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A History of the Japanese People From the Earliest Times to the End of the Meiji Era

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IN the earliest eras of historic Japan there existed a hereditary corporation of raconteurs (Katari-be) who, from generation to generation, performed the function of reciting the exploits of the sovereigns and the deeds of heroes. They accompanied themselves on musical instruments, and naturally, as time went by, each set of raconteurs embellished the language of their predecessors, adding supernatural elements, and introducing details which belonged to the realm of romance rather than to that of ordinary history. These Katari-be would seem to have been the sole repository of their country's annals until the sixth century of the Christian era. Their repertories of recitation included records of the great families as well as of the sovereigns, and it is easy to conceive that the favour and patronage of these high personages were earned by ornamenting the traditions of their households and exalting their pedigrees. But when the art of writing was introduced towards the close of the fourth century, or at the beginning of the fifth, and it was seen that in China, then the centre of learning and civilization, the art had been applied to the compilation of a national history as well as of other volumes possessing great ethical value, the Japanese conceived the ambition of similarly utilizing their new attainment. For reasons which will be understood by and by, the application of the ideographic script to the language of Japan was a task of immense difficulty, and long years must have passed before the attainment of any degree of proficiency.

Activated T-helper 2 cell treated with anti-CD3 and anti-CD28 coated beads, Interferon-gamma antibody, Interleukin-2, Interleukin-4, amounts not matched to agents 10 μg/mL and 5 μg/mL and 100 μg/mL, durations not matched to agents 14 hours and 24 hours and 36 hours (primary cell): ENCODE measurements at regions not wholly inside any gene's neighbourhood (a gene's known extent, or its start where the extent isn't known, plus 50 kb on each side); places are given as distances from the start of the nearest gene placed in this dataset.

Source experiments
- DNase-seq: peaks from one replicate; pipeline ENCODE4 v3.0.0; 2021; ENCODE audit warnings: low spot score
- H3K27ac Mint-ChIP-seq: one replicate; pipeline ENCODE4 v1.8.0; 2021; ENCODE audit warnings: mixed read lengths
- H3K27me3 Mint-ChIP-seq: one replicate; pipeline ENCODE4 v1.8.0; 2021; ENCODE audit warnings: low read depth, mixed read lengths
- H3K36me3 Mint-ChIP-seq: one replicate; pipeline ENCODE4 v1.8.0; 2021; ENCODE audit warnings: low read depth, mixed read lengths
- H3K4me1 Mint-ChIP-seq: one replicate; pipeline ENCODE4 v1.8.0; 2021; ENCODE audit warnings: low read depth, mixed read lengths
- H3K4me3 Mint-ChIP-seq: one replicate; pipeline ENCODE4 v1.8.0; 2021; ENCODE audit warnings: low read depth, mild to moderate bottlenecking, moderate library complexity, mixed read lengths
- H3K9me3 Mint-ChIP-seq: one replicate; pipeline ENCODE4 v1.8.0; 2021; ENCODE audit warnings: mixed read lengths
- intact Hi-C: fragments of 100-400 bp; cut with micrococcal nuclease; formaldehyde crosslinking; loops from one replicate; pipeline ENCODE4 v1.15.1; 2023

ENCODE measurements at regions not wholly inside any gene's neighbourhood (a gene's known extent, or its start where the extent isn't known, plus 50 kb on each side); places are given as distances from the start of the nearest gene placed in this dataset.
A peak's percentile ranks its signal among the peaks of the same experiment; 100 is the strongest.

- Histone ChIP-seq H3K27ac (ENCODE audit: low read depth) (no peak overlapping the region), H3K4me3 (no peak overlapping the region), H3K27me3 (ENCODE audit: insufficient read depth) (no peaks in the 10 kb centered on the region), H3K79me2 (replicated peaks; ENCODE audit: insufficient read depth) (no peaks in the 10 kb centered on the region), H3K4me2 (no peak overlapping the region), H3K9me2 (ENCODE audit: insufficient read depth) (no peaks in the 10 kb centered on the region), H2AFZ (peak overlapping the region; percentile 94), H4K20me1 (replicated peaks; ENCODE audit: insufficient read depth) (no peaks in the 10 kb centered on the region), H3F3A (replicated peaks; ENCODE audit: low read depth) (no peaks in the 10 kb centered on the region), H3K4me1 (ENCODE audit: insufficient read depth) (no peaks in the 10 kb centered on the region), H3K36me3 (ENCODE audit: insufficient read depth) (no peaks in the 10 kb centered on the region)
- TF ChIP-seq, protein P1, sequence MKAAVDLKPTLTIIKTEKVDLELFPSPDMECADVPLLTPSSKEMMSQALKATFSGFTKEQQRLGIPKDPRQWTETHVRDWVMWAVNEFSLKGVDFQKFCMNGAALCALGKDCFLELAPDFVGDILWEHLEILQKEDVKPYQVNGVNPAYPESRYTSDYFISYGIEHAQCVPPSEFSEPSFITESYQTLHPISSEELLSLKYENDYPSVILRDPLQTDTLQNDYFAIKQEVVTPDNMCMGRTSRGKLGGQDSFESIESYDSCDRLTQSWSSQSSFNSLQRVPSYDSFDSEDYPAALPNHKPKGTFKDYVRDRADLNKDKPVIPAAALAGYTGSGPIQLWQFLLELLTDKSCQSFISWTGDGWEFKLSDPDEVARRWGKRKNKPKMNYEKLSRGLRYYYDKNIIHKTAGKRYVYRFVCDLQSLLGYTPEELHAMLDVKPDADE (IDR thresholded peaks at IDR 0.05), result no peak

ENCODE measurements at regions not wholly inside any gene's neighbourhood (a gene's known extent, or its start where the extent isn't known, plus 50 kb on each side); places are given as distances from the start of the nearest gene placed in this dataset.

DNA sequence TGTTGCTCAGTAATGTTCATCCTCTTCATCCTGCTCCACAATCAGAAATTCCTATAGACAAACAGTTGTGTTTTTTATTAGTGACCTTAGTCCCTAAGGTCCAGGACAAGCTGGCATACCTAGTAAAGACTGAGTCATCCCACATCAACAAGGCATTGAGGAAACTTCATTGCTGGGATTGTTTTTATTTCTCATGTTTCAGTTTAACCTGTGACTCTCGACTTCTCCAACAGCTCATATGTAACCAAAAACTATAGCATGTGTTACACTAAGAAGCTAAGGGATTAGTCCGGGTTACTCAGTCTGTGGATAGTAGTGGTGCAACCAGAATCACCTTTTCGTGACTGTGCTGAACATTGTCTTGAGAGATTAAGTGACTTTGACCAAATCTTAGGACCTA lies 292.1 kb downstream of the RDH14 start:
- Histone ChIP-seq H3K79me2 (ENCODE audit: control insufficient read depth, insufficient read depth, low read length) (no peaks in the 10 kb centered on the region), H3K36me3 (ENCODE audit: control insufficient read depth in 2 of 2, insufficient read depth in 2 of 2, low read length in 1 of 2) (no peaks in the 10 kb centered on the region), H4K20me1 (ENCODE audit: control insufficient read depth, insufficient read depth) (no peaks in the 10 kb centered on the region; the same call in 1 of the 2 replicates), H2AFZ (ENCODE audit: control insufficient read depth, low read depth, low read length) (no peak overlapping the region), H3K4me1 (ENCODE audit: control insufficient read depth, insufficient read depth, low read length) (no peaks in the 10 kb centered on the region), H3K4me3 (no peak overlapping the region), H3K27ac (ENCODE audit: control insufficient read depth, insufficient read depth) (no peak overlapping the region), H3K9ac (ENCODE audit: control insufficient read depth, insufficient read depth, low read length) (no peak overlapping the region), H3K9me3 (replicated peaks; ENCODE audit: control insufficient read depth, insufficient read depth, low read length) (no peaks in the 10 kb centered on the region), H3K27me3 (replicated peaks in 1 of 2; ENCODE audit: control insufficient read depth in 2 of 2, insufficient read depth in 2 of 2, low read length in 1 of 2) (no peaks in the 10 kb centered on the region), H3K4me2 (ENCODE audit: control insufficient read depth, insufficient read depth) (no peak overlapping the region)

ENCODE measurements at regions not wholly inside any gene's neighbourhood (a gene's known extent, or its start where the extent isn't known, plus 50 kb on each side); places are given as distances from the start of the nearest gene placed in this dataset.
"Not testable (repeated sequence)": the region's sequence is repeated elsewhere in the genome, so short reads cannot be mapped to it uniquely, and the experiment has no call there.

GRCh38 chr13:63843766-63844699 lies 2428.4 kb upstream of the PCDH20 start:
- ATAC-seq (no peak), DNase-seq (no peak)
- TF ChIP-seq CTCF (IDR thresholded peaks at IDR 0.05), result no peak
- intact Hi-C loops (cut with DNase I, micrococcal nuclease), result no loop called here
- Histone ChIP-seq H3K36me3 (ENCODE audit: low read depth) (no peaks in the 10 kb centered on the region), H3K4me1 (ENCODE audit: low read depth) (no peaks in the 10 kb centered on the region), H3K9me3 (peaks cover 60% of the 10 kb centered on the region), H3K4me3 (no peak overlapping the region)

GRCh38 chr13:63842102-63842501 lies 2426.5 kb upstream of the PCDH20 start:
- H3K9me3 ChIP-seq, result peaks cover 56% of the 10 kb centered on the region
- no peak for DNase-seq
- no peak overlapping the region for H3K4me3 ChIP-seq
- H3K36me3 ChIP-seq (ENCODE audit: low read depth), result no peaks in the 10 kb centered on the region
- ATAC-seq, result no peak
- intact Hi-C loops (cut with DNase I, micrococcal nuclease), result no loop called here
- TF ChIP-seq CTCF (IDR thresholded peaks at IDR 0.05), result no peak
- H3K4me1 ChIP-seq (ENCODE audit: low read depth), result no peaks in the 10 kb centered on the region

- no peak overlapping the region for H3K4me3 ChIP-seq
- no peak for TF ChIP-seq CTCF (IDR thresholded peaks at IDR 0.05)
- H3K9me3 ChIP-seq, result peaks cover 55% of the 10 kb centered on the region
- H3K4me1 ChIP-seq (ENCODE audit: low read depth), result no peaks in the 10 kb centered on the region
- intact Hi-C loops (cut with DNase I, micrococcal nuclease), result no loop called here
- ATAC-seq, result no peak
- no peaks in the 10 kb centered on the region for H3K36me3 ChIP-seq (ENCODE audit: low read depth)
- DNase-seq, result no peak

Thus it was not until the time of the Empress Suiko (593-628) that the historical project took practical shape. Her Majesty, at the instance, doubtless, of Prince Shotoku, one of the greatest names in all Japan's annals, instructed the prince himself and her chief minister, Soga no Umako, to undertake the task of compiling historical documents, and there resulted a Record of the Emperors (Tennoki), a Record of the Country (Koki), and Original Records (Hongi) of the Free People (i.e., the Japanese proper as distinguished from aliens, captives, and aborigines), of the great families and of the 180 Hereditary Corporations (Be). This work was commenced in the year 620, but nothing is known as to the date of its completion. It represents the first Japanese history. A shortlived compilation it proved, for in the year 645, the Soga chiefs, custodians of the documents, threw them into the fire on the eve of their own execution for treason. One only, the Record of the Country, was plucked from the flames, and is believed to have been subsequently incorporated in the Kojiki '(Records of Ancient Things).' No immediate attempt seems to have been made to remedy the loss of these invaluable writings. Thirty-seven years later the Emperor Temmu took the matter in hand. One of his reasons for doing so has been historically transmitted. Learning that "the chronicles of the sovereigns and the original words in the possession of the various families deviated from the truth and were largely amplified with empty falsehoods," his Majesty conceived that unless speedy steps were taken to correct the confusion and eliminate the errors, an irremediable state of affairs would result....